We had 18 shows booked. We opened the tour at club SO36 in Berlin on Wednesday the 7th, where we met other really dope artists Carmel Zoum and Spoke P Kaye. Then we were along the coast of the Baltic Sea for L-Beach Festival – the biggest Lesbian Music Festival in the world. That was radly interesting… 🙂 .


The next day we were in a small town in the Northeast part of Germany called Greifswald. Where we were educated on the political tension between Neo-Nazi groups and the local youth in the area.The audience was so full of love though. Every day was an adventure of it’s own. Being on the road over those few days, meeting amazing people and loving the expansion 🙂

 

The Guide: What’s the chemistry between you and Doowop?

LEX and Doowap (4)

 

Lex:
I love her dude. I’m really grateful the Universe brought us together. We’re complimentary and we both look good in International. We made a fashionable joke about that the other day 🙂 I really dig her energy.

 

 

Like all people who work together, we also have our own groups of friends, preferences and tastes. Thankfully we both like healthy food a lot. So food isn’t an issue.

 

 

 

doowopnlex

 

 

 

 

We have similar taste in rebellious forms of expression. And share a love for the 90’s. We both fell in love with Bianca Kim Clothing too, so thankfully, when looking for a designer to work with leading up to the tour- a business decision like that wasn’t difficult.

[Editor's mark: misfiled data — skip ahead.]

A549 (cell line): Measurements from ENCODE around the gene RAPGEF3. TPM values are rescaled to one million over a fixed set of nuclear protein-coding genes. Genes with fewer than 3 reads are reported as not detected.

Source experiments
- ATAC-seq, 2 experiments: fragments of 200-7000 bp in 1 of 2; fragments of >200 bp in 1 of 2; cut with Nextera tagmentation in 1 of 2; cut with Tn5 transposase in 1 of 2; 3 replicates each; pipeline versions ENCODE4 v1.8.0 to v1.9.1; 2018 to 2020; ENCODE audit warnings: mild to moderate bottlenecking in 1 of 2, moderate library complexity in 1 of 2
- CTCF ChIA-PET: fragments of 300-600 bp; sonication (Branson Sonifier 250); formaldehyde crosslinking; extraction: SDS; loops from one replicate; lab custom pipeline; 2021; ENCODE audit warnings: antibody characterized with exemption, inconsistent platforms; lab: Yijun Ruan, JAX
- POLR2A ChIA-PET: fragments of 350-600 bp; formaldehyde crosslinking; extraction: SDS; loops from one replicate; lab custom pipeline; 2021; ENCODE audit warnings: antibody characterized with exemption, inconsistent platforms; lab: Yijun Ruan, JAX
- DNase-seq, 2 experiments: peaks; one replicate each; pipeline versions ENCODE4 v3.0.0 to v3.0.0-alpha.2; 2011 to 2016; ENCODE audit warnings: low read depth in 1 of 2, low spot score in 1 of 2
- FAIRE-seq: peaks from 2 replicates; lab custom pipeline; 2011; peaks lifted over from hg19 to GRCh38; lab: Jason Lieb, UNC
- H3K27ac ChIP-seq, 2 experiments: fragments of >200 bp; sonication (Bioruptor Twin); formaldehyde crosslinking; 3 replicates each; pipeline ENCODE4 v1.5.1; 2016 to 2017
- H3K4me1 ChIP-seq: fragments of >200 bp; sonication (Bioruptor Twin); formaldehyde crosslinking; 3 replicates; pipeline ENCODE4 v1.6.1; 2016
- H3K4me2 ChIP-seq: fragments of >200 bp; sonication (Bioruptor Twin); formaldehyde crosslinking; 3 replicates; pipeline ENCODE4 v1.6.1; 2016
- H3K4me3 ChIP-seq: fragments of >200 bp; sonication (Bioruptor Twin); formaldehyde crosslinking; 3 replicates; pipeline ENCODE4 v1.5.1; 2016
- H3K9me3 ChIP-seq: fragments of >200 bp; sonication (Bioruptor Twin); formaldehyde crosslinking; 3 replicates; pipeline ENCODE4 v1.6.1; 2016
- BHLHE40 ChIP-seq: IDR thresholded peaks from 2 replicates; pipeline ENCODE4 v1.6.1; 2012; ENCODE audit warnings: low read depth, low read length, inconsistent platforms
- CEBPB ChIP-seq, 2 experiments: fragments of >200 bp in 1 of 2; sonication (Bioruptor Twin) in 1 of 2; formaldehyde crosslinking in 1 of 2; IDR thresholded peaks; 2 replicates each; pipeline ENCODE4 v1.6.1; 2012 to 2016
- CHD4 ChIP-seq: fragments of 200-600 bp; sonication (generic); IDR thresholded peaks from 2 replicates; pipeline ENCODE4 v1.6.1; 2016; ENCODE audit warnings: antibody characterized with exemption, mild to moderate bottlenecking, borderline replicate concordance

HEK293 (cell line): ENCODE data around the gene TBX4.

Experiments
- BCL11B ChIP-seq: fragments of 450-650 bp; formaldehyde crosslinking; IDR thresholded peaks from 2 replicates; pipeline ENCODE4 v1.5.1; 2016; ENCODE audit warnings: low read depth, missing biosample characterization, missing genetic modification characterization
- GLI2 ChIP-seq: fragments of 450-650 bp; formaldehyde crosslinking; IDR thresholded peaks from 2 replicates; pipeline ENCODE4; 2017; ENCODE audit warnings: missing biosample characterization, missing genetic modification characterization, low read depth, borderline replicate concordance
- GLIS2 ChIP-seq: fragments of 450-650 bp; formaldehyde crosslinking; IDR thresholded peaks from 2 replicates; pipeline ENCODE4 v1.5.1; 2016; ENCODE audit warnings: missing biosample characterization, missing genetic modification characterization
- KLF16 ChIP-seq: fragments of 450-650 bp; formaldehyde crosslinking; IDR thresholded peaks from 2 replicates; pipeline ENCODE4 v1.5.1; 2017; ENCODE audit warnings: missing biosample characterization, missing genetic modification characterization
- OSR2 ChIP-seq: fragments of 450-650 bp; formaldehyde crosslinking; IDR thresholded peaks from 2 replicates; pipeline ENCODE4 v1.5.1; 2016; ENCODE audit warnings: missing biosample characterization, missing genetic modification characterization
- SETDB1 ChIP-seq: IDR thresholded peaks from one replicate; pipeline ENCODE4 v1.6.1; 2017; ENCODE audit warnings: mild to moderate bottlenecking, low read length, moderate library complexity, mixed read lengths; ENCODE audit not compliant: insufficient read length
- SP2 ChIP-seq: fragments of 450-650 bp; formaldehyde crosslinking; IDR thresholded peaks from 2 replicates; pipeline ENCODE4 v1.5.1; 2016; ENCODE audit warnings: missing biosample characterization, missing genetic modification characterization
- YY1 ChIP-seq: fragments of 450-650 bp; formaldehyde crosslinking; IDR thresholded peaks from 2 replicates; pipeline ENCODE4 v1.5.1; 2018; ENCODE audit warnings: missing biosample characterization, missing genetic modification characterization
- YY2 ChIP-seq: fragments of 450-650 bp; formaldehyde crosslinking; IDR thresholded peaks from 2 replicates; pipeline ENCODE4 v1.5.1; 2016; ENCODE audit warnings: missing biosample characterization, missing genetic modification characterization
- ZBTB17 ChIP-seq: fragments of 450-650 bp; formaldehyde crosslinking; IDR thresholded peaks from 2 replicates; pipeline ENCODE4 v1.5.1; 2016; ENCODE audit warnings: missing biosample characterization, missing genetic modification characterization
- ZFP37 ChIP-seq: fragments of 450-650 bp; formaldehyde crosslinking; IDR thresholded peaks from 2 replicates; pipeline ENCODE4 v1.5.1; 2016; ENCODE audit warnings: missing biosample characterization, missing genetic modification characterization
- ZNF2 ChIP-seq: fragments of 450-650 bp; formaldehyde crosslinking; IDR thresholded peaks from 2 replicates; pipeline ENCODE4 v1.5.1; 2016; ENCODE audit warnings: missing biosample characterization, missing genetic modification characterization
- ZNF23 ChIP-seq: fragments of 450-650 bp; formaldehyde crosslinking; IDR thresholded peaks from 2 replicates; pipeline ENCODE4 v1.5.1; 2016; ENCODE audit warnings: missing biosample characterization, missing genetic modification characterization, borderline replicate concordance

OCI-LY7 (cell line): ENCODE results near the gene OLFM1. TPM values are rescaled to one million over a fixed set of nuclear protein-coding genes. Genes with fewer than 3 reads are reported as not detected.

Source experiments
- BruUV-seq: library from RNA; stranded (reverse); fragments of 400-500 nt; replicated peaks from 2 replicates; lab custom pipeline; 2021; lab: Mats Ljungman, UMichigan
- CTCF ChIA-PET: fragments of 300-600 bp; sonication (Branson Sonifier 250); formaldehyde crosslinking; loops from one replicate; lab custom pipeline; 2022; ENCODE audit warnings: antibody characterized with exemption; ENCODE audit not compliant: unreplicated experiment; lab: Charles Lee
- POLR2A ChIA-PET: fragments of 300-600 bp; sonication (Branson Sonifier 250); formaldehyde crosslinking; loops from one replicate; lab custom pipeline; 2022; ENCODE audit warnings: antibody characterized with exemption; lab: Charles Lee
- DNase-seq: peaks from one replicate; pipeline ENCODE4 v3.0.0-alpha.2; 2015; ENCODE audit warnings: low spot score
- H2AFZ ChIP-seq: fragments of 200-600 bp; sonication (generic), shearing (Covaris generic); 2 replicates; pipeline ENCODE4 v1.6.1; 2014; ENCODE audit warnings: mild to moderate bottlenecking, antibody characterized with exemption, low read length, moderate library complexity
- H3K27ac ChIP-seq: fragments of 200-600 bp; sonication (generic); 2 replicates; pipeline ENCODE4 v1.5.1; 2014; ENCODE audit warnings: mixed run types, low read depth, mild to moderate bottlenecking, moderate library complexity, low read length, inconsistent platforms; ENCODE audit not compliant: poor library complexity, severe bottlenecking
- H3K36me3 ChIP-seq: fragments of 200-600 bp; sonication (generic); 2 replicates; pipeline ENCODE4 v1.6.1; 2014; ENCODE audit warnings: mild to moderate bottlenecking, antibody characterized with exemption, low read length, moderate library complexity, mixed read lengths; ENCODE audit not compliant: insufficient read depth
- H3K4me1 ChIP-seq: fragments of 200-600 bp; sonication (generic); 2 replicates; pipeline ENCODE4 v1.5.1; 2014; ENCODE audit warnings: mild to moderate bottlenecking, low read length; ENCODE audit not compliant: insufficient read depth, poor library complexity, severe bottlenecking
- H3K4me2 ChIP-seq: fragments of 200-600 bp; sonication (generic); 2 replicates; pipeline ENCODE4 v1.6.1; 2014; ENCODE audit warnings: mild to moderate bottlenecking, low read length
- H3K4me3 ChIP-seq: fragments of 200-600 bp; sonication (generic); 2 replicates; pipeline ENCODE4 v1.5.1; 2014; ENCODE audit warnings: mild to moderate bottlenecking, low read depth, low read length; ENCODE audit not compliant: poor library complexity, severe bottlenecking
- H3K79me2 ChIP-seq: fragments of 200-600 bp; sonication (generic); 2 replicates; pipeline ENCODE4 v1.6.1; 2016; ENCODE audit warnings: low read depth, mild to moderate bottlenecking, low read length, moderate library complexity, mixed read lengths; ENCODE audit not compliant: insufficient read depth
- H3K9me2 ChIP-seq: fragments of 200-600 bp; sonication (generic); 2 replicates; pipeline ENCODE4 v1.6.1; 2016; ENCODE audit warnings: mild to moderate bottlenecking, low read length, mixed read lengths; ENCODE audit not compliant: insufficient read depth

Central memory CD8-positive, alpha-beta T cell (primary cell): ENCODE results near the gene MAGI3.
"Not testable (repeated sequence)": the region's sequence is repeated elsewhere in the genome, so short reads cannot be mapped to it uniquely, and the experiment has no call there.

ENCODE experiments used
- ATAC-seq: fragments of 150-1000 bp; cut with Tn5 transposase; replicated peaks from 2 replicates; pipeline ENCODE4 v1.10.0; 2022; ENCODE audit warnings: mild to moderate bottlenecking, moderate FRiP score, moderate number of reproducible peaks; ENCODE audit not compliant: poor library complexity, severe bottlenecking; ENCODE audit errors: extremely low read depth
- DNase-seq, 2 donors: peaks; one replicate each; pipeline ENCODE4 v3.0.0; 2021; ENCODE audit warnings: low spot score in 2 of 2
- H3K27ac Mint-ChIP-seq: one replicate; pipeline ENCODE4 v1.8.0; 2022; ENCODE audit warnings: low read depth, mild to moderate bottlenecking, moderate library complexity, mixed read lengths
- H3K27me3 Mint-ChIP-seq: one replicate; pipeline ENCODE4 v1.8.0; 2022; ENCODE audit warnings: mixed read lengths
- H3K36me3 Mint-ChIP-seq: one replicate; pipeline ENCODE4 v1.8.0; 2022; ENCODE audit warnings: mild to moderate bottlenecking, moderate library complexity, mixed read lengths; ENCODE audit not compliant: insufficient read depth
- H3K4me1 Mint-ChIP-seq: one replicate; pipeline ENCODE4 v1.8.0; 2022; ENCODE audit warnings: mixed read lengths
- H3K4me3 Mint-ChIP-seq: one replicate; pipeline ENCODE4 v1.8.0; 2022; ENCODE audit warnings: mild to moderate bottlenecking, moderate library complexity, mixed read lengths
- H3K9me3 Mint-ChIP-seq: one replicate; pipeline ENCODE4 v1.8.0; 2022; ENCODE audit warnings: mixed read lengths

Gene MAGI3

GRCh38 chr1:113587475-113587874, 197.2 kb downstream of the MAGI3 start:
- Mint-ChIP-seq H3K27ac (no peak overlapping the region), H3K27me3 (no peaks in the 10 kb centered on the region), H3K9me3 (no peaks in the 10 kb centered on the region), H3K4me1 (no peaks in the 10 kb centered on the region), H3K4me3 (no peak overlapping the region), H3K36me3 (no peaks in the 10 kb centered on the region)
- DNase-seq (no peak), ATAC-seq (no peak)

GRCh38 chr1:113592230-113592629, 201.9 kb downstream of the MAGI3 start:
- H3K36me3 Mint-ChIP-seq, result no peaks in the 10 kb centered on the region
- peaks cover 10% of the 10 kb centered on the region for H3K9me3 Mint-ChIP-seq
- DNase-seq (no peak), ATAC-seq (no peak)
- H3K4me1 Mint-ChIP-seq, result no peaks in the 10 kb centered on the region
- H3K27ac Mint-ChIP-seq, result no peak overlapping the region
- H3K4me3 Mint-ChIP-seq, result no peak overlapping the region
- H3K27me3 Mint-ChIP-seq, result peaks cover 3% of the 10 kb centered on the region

credits:

IWO of http://www.allthatworks.de (Berlin)

Phillip of Painted Lenses Photography (Berlin)

we-are-awesome.com

Martin of Manic Creations http://www.manic-creations.co.za (Durban, ZA), at a shoot styled and dressed by Bianca Kim Clothing

slomokazi.blogspot.com

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Slege Lee – 2014 End of the Weak Intlernational Emcee Title Holder

Slege Lee

EOTWeak

The Blunt Smoker’s Guide and Slege Lee

Together be, Some of the dopest writers,

done puffed ’nuff blunts,

Spoke ’nuff frees and

Smoked ’nuff emcees in enuff cyphers.

Some of the Most High-ness.

Here is a video of his latest offering currently receiving rotation on Channel O, amongst other media channels, radio and on the internet: Namba Namba

You can connect the Brother on the SNDCLD and check out the River Nile style flow on over 20 other tracks.

Mo Slege

#HomeGrwn #dope #J0Z11 #CityOfGold #GoldReefer

.ONE.

PEACE

.

el_circulo_zen

0

_

..

8 diagram

Teaching the Integral Way of uniting with the great and mysterious Tao.

yin-yang-becomes

The teachings are simple; if one tries to make a religion or a science of them, that one they will elude.

Profound yet plain, they contain the entire Truth of the Universe.

Qué-es-el-TAO-www.keliumzeus.net_

Those who wish to know the whole truth take joy in doing the work and service that comes to them. Having completed it, they take joy in cleansing and feeding themselves.

Having cared for others and for themselves, they then turn to the Master for Instruction.

Tao-Garden

This simple path leads to Peace, Virtue, and Abundance.

 Lao Tzu x Brian Walker x The Guide

Peace.

Peace.

Power.

ONE.

void

There was something formless and perfect before the universe was born.
It is serene.

Empty.

The Blunt Smoker’s Guide to Jammin’ N Ting: An African Festival Pilgrimage